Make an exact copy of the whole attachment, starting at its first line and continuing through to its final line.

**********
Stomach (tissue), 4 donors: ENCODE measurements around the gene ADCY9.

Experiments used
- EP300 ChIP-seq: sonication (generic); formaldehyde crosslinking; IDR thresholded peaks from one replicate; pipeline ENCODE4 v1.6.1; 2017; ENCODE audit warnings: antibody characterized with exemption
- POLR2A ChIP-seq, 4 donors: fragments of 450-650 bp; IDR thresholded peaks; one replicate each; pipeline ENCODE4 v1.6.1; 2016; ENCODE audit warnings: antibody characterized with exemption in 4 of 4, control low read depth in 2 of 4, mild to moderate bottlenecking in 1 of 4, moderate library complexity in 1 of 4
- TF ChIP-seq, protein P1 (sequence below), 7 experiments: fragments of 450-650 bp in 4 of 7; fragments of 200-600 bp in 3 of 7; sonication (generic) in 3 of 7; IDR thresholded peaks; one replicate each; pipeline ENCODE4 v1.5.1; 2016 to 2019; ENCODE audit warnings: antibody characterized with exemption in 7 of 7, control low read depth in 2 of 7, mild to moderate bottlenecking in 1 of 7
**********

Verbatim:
Stomach (tissue), 4 donors: ENCODE measurements around the gene ADCY9.

Experiments used
- EP300 ChIP-seq: sonication (generic); formaldehyde crosslinking; IDR thresholded peaks from one replicate; pipeline ENCODE4 v1.6.1; 2017; ENCODE audit warnings: antibody characterized with exemption
- POLR2A ChIP-seq, 4 donors: fragments of 450-650 bp; IDR thresholded peaks; one replicate each; pipeline ENCODE4 v1.6.1; 2016; ENCODE audit warnings: antibody characterized with exemption in 4 of 4, control low read depth in 2 of 4, mild to moderate bottlenecking in 1 of 4, moderate library complexity in 1 of 4
- TF ChIP-seq, protein P1 (sequence below), 7 experiments: fragments of 450-650 bp in 4 of 7; fragments of 200-600 bp in 3 of 7; sonication (generic) in 3 of 7; IDR thresholded peaks; one replicate each; pipeline ENCODE4 v1.5.1; 2016 to 2019; ENCODE audit warnings: antibody characterized with exemption in 7 of 7, control low read depth in 2 of 7, mild to moderate bottlenecking in 1 of 7